You can also take the steps up the 58m high tower, the tallest of any parish church in Norfolk, for a far-reaching of the rooftops of Cromer, the North Norfolk countryside and coast.

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Cromer with the parish church dominating the skyline, Background of orange and grey sky.

Visit a Micro-Brewery & Gin Distillery

The Poppyland Brewery brings a whole new meaning to Norfolk artisan beer and gin – it doesn’t get much more home-made than this!

Based in Cromer, the brewery was set up in 2012 with the aim of producing small batches of top-quality beer using unusual processes and ingredients. In 2019 the brewery expanded into gin production, to create gins as unique as their beers.

The gin distillery is at the rear of the micro-brewery in Cromer, and visitors are welcome to pop-in on an ad hoc basis. More formal tours and tastings can also be arranged.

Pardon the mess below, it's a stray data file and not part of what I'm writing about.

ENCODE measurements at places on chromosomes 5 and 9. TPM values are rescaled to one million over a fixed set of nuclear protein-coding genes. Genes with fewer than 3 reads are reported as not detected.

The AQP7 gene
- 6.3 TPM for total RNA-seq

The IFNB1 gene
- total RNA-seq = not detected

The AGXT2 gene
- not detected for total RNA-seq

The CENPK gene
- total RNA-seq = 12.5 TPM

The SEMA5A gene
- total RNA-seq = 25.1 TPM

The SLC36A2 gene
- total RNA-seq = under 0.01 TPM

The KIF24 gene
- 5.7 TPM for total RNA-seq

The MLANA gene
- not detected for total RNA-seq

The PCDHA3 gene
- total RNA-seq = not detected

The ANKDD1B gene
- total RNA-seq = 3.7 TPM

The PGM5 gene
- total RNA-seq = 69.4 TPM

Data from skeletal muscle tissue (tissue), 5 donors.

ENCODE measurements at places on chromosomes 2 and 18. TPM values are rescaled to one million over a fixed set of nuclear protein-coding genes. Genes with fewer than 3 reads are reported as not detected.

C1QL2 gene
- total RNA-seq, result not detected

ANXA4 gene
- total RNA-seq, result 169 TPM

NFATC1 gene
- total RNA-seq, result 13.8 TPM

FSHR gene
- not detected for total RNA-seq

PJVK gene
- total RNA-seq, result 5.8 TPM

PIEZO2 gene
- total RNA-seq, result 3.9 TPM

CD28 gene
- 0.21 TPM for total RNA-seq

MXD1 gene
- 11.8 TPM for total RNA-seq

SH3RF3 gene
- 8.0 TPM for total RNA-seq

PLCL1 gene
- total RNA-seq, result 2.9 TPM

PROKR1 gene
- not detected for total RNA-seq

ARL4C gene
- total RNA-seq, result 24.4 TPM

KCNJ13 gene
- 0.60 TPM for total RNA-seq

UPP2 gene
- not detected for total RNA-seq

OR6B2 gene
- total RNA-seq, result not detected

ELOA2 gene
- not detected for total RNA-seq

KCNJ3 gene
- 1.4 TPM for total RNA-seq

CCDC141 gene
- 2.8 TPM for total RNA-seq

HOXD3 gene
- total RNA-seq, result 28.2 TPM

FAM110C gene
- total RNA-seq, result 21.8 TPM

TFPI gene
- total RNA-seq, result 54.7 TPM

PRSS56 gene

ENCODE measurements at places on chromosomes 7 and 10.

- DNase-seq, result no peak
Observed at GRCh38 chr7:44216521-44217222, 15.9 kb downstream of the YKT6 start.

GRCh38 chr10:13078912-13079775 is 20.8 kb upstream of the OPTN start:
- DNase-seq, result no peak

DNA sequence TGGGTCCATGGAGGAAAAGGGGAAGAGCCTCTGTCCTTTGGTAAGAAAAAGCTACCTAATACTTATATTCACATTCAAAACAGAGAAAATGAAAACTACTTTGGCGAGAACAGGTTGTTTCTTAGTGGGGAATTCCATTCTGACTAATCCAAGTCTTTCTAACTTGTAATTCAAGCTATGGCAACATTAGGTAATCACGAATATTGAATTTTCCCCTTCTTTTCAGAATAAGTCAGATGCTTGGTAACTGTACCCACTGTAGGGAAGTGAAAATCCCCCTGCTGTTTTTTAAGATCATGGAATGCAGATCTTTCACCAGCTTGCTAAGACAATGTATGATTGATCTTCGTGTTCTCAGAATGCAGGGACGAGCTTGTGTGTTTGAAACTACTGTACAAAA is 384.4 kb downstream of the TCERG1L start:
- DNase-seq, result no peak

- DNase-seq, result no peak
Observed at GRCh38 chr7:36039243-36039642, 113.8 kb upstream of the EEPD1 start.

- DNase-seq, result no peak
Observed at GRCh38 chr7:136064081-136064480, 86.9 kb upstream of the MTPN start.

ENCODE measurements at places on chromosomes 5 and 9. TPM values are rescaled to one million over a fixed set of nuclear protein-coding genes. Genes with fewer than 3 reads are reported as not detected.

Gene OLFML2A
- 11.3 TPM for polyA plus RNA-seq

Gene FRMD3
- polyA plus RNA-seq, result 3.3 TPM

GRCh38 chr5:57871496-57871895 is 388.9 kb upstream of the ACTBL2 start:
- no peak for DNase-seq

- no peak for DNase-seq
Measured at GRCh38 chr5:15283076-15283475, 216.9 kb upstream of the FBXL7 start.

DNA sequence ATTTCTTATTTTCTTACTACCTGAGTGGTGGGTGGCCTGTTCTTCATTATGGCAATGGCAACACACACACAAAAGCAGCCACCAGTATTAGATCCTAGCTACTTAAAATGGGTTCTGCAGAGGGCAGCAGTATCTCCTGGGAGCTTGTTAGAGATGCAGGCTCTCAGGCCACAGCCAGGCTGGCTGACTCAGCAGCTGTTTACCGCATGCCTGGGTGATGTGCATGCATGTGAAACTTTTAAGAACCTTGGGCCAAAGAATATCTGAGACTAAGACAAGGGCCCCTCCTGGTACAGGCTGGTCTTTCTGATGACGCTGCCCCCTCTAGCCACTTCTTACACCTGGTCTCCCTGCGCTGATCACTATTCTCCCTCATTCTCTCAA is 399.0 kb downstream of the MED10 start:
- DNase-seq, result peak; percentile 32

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Take a Walk to Cromer Lighthouse

Did you know that Cromer has a lighthouse? Perched on the cliffs of the Cromer Ridge, the current lighthouse was constructed in 1833, a few decades before its predecessor from 1719 was lost to cliff erosion.

That erosion continues today and means the the lighthouse you see now was actually built half a mile (800m) from the sea. As the crow flies, the lighthouse now sites less than 300m from the coastline.

Since the light became automated, the lighthouse is closed to visitors, but you can get up close and look around.

There is also a great walk to the lighthouse along a part of the Norfolk Coast Path. From the corner of The Esplanade and Brunswick Terrace follow the path east that borders North Lodge Park, where you’ll also find the popular Cromer boating lake. You can’t really miss the white lighthouse on the cliffs and there are lots of tracks up from the path.